However, during Frazier's short stint as governor he created two lasting legacies:
1) The North Dakota Mill and Elevator. It's the largest flour mill in the country, as well as the only state-owned mill.
The facility was built by the state as a way of bypassing what many area wheat farmers considered unfair business practices on the part of the railroads and milling facilities in Minneapolis, Minnesota.
The North Dakota Mill has contributed over 50% of its profits to the state's general fund for the last 35 years. However, in fiscal 2008 the mill saw its first loss since 1994.
2) The Bank of North Dakota. It's this entity that relates to California's situation.
The Bank of North Dakota is a state-owned and-run financial institution. Under state law the bank is the State of North Dakota doing business.
we are the depository for all state tax collections and fees. And so we have a captive deposit base, we pay a competitive rate to the state treasurer....We take those funds and then, really what separates us is that we plow those deposits back into the state of North Dakota in the form of loans. We invest back into the state in economic development type of activities. We grow our state through that mechanism.
All state and local government agencies are required by state law to place their funds in the bank.
What really makes the bank so different is that it functions sort of like a central bank, doing things such as check clearing. It's deposits are guaranteed by the State of North Dakota itself, thus not dependent on FDIC.
The Bank of North Dakota provides such services as Student Loans, Farm Disaster Assistance, community development, real estate financing, and others.
On top of that, the Bank will return $60 million in profits to North Dakota's General Fund this year. Over the last decade they've returned about a third of a billion dollars in profits to the General Fund, for a state of just 600,000 people.
A few hundred million dollars is nice, but its a pittance compared to the larger concept - the state of North Dakota borrows from itself, thus profits from those loans get recycled back into the General Fund.
Let that concept sink in for a moment.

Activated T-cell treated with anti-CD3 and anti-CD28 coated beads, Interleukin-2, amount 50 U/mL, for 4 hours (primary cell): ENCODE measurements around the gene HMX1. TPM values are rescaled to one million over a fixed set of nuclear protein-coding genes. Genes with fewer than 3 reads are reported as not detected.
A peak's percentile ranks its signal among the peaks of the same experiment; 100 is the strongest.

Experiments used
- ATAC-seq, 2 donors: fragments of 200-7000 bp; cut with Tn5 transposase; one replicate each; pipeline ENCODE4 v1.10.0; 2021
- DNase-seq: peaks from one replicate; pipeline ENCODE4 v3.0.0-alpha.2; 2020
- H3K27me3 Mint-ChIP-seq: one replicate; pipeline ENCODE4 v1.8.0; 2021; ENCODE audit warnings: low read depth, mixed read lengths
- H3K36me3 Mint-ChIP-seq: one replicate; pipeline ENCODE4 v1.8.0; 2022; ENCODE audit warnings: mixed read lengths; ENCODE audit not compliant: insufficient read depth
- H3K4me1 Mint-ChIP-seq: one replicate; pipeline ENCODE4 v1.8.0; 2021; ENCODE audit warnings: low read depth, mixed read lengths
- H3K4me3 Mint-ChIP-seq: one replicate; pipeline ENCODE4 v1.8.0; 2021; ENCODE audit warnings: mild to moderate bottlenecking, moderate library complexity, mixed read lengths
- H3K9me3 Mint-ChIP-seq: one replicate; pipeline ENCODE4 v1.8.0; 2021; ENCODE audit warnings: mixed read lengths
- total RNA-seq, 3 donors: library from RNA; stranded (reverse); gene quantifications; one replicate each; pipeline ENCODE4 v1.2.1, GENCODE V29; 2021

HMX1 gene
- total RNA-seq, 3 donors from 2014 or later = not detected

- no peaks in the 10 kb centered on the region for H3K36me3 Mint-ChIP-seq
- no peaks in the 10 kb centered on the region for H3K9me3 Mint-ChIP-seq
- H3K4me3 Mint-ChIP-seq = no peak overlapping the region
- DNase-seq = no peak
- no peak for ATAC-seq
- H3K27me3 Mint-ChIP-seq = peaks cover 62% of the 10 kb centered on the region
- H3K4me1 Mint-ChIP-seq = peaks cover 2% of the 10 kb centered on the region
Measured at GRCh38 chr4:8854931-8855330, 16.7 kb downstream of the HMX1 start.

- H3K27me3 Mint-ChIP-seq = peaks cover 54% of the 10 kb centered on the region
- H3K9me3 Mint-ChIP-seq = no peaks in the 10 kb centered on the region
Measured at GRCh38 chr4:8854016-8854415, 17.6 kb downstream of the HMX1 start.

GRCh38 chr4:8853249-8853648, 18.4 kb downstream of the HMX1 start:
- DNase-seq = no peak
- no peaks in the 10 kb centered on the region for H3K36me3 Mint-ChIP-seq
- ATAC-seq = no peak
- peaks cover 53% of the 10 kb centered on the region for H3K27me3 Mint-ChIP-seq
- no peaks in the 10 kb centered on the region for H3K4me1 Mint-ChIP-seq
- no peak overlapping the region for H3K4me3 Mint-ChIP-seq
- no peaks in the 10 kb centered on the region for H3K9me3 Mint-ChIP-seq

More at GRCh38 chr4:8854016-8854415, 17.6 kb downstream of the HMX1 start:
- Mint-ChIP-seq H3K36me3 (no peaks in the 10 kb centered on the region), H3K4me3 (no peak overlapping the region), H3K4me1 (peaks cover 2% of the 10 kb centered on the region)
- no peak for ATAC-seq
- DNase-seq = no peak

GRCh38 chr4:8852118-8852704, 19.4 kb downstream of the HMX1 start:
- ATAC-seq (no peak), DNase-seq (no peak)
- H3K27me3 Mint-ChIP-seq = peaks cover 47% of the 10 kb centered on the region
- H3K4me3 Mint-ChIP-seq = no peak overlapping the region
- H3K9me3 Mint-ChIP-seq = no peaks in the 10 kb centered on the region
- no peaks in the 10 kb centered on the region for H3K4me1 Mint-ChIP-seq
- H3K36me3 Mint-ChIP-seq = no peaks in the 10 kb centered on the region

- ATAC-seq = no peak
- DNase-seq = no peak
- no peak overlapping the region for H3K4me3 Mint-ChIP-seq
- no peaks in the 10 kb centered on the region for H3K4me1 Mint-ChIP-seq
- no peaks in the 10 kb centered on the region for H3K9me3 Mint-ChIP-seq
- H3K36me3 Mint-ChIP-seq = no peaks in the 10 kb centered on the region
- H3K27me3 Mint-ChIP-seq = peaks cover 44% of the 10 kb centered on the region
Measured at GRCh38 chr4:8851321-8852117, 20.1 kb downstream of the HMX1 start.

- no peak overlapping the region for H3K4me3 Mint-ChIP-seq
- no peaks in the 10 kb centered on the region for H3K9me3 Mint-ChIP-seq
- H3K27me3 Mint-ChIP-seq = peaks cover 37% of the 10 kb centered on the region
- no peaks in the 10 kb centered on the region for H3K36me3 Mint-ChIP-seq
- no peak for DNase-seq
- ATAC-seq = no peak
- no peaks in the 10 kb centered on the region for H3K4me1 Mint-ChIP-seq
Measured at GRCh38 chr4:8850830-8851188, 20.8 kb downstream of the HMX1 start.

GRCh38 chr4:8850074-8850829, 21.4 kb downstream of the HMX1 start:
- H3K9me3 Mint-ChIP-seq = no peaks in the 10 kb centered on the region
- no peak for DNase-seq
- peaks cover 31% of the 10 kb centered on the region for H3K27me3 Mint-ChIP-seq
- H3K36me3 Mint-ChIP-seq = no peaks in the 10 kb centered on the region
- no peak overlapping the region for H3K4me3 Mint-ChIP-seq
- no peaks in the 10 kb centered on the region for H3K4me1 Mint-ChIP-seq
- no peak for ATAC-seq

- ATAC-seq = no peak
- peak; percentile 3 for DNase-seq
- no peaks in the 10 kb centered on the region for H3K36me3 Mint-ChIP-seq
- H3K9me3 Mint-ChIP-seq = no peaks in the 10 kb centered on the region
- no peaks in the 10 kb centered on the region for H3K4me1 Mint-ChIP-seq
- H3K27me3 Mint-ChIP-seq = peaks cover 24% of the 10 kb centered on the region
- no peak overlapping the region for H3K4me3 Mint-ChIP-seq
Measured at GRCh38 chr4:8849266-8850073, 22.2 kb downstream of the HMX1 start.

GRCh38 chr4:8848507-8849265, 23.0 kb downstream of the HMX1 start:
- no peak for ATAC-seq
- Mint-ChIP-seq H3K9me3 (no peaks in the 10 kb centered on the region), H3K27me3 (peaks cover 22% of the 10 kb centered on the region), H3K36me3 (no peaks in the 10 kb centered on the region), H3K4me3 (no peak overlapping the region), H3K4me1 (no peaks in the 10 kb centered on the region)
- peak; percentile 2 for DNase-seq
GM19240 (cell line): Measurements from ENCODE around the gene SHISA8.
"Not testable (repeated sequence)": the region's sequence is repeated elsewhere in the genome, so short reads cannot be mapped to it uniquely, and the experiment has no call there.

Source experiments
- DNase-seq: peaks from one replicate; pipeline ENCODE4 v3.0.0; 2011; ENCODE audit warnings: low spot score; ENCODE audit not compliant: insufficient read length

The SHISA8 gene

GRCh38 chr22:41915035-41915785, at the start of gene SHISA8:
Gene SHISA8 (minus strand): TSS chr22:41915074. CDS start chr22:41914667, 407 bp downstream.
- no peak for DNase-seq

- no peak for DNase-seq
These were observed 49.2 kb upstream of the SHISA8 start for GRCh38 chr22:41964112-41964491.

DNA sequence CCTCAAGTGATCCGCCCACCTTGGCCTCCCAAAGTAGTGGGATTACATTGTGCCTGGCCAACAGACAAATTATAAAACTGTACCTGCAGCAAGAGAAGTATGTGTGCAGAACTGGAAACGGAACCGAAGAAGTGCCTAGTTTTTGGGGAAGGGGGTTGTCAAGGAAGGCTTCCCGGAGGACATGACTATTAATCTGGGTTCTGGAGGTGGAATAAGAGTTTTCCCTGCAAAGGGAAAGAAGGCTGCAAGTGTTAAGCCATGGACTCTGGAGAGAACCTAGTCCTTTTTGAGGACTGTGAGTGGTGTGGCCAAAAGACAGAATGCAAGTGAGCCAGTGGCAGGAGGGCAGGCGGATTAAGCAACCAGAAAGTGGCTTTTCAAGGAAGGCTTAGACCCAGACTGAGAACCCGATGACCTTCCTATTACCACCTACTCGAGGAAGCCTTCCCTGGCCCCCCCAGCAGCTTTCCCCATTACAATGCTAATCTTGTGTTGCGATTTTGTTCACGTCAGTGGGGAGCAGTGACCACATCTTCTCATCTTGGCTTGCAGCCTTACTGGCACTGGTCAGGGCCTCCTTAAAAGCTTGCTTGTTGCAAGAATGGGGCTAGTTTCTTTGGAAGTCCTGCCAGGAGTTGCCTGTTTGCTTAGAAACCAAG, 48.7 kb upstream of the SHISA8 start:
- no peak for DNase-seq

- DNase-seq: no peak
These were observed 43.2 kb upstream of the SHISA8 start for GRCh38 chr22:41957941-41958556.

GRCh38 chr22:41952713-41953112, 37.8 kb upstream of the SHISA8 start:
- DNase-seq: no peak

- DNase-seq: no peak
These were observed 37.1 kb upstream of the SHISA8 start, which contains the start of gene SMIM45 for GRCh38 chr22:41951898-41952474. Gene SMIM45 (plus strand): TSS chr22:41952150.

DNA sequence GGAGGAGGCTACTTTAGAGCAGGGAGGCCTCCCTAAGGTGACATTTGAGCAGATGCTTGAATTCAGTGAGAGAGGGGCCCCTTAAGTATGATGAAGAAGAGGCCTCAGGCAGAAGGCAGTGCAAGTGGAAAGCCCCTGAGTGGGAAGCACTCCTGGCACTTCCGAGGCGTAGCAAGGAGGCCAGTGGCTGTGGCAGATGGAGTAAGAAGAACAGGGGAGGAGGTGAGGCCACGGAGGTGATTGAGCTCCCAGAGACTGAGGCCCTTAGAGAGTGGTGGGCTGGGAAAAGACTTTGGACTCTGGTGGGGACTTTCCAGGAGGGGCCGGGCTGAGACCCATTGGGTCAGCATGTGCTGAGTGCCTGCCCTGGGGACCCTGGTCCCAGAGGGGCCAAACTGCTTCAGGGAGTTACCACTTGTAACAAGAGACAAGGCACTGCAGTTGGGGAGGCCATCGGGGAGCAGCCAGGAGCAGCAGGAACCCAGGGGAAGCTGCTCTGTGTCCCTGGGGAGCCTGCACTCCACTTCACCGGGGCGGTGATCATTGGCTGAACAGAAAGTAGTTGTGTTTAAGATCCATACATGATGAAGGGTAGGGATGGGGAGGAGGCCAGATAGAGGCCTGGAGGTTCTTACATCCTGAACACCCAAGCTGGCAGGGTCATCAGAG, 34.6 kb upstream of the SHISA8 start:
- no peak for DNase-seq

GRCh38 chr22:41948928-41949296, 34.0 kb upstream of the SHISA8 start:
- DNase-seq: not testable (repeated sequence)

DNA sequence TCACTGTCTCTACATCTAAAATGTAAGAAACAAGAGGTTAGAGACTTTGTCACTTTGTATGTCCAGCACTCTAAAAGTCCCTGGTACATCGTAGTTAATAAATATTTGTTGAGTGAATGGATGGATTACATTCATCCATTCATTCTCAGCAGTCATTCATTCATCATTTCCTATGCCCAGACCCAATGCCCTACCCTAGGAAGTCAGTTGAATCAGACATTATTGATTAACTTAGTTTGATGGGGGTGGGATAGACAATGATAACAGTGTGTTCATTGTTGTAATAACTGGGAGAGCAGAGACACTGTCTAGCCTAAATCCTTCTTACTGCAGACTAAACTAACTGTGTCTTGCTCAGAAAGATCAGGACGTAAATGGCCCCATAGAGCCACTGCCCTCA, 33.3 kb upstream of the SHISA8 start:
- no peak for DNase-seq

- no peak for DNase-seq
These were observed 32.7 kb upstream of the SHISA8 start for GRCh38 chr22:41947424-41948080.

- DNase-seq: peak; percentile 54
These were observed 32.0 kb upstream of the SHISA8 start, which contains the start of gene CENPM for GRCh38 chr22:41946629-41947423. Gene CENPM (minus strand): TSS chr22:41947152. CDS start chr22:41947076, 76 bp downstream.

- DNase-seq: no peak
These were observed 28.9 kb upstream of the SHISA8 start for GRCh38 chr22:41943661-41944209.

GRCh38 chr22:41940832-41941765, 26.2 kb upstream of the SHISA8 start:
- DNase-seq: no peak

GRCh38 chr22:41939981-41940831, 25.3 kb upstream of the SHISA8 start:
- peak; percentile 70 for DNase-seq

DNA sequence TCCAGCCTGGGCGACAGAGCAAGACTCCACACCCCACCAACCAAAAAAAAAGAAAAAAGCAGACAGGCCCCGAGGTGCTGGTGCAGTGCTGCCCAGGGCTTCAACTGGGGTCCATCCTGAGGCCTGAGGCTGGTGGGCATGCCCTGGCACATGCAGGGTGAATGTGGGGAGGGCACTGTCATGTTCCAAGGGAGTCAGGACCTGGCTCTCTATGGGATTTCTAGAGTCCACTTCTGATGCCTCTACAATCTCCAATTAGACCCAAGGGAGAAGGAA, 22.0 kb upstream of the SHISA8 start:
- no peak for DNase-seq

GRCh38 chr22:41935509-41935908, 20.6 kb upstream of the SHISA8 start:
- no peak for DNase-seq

Imagine if California could save $4.5 Billion this year, and more than that every year going forward, by not having to pay interest on past loans. Wouldn't the budget problem look a lot less daunting?
Remember that slightly more than half of the cost of every bond-funded public project goes to interest payments. Now imagine the bond initiative you just voted for getting twice the results with the same amount of money. Wouldn't you vote for something like that?
“I understand that these cuts are very painful and they affect real lives. This is the harsh reality and the reality that we face. Sacramento is not Washington – we cannot print our own money. We can only spend what we have.”
– Governor Arnold Schwarzenegger quoted in Time, May 22, 2009
“Banks actually create money when they lend it. Here’s how it works: Most of a bank’s loans are made to its own customers and are deposited in their checking accounts. Because the loan becomes a new deposit, just like a paycheck does, the bank . . . holds a small percentage of that new amount in reserve and again lends the remainder to someone else, repeating the money-creation process many times.”
This is what the Bank of North Dakota is doing right now.
Not longer would the liquidity threat be an issue. No longer would taxpayers being sending billions in interest payments to out-of-state and foreign creditors. No longer would we be at the mercy of rating agencies on Wall Street. No longer would we even care about executive bonuses on Wall Street (except for you 401k money).
This isn't a short-term solution, but it is a long-term solution.
Lastly, for those of you who think something like this can't be done during a crisis, I give you the historic example of the island of Guernsey.